The firm of Mayer, Brown & Platt has agreed to pay the $30 million by the end of June if the settlement is approved by the U.S. District and Bankruptcy courts in Salt Lake City, said trustee Roger G. Segal.A third of the settlement will likely go to a Phoenix law firm – Beus, Gilbert & Morrill – which handled the litigation on behalf of the trustee.
Meanwhile, Segal also announced that U.S. Bankruptcy Judge John H. Allen has approved an earlier, $65 million settlement agreement with the accounting firm of Deloitte & Touche over the objections of Portland General Holdings Inc. and plaintiffs in a related class-action lawsuit.
About a dozen defendants in the bankruptcy case have reached settlements with the trustee in advance of a pre-trial conference scheduled for May 6. Several have cited the prospect of protracted and expensive litigation as their motive for settlement.
However, Segal noted that numerous defendants remain, including Portland General Corp. and some of its officers; the law firms of Perkins Coie, Seattle, and Fraser & Beatty, Toronto; Ronald C. Yanke; Calpine Corp.; Piper Jaffray; Kidder Peabody; and Westinghouse Electric Corp. The case is expected to go to trial later this year.
A once high-flying electric energy firm, Bonneville Pacific declared Chapter 11 bankruptcy in 1992 in the wake of losses approaching $500 million. Two of its former officers, Carl T. Peterson and John T. Dunlop, received prison terms in connection with the company’s collapse.
By Marianne Funk, Deseret News Published: May 1, 1993
Deloitte & Touche’s bid to keep certain documents from Bonneville Pacific’s trustee is causing the accounting firm embarrassment and costing a lot of money.
A federal judge chided company officials Friday for not obeying an October subpoena ordering the firm to turn over all documents relevant to the company’s audits of Bonneville Pacific.”By way of fatherly advice, I will merely observe that those who have been served with a subpoena would find it prudent – very prudent – to obey them,” U.S. District Judge Bruce Jenkins told Deloitte & Touche attorney Richard Casey.
U.S. Bankruptcy Judge John H. Allen already slapped the accounting firm with a $10,000 fine for not obeying a court order to turn the documents over.
“I think there has been a deliberate attempt by Deloitte & Touche and Deloitte & Touche’s counsel to circumvent the orders of this court,” Allen said when he fined the firm last week.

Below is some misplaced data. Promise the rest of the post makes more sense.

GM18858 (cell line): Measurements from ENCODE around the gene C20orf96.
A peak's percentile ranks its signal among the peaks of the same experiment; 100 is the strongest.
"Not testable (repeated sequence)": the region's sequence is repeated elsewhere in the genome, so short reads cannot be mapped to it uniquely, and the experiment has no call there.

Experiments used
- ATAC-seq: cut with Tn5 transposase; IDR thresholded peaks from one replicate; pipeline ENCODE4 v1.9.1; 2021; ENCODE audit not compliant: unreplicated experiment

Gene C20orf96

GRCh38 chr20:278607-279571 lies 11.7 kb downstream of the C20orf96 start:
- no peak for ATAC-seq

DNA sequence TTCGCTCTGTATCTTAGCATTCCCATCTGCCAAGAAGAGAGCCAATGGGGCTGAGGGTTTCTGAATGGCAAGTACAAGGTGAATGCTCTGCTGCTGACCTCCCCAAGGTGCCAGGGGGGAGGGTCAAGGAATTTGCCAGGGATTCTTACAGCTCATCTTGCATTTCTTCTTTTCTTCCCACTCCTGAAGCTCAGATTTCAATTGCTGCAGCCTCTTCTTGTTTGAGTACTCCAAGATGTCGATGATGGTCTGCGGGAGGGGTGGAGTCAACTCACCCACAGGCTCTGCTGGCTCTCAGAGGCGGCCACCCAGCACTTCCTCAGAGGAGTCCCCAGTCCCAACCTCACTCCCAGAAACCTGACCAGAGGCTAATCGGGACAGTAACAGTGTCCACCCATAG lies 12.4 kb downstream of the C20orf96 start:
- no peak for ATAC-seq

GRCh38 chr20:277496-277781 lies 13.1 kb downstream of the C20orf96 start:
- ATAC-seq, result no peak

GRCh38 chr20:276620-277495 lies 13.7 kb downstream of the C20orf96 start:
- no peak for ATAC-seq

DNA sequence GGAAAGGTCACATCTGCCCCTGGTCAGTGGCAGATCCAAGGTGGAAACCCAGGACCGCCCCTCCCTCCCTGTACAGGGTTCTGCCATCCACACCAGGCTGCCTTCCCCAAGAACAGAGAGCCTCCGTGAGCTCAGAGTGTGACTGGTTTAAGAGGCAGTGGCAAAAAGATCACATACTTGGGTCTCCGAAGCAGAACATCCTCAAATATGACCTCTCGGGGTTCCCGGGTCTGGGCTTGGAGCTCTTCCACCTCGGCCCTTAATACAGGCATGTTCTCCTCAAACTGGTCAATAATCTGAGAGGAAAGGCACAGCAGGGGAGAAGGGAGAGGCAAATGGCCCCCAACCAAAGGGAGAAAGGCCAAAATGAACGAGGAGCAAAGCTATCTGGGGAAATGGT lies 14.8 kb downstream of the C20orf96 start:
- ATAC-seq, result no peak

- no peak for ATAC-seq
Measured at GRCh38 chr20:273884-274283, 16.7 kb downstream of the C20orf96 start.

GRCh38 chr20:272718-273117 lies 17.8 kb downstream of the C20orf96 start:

He again ordered Deloitte & Touche to promptly turn over the documents Bonneville Pacific has subpoenaed.
In addition, Allen told Deloitte & Touche it must pay Bonneville Pacific for the cost of fighting the matter in court.
“That will be several tens of thousands of dollars,” said Vernon Hopkinson, attorney for Bonneville Pacific trustee Roger Segal.
Deloitte & Touche asked Jenkins to stay Allen’s order to produce the documents but met with little sympathy.
“Frankly, I don’t know of any good reason to enter a stay. I’m going to deny your motion,” Jenkins told Casey.
Casey told Jenkins he is afraid Segal will sue Deloitte & Touche for its role in Bonneville Pacific’s alleged fraud. Several investors have accused Bonneville Pacific principals of manipulating the company into bankruptcy.
Segal has good reason to sue, said Leo Beus, attorney for Segal. Deloitte & Touche’s sloppy audits of Bonneville Pacific allowed Bonneville Pacific to deceptively raise $63 million from investors.
He outlined two deceptive transactions by Bonneville Pacific that helped the company show false profits. Thousands of investors bought stock in the company based on those false profits, he said.
The profits were crafted by funneling money to dummy companies owned by the same people who ran Bonneville Pacific, Beus told Jenkins.
But Deloitte & Touche approved the transactions without making any attempt to find out who really owned those companies, Beus said.
The named owners of a company run by former Bonneville Pacific officers allegedly bought a project from Bonneville Pacific for a $25 million, Beus told Jenkins. “In fact, all Bonneville Pacific received from that project was $1 million.”
Bonneville Pacific’s former officers crafted the deal to hide a $5 million annual loss, instead reporting a fake profit of $5.8 million that year.
Deloitte & Touche approved the fraudulent deal without even phoning someone at the company that supposedly paid the $25 million, he said.
Another transaction allowed Bonneville Pacific to show a false annual profit of $10 million instead of the company’s actual $5.3 million loss, Beus said.
“These are the earnings transactions that Deloitte & Touche looks at very hard each year,” he told Jenkins.
Segal wants all Deloitte & Touche documents – including procedure and training manuals – relating in any way to Bonneville Pacific.
Although Deloitte & Touche has turned over some documents, all of the relevant parts have been whited out, Beus said.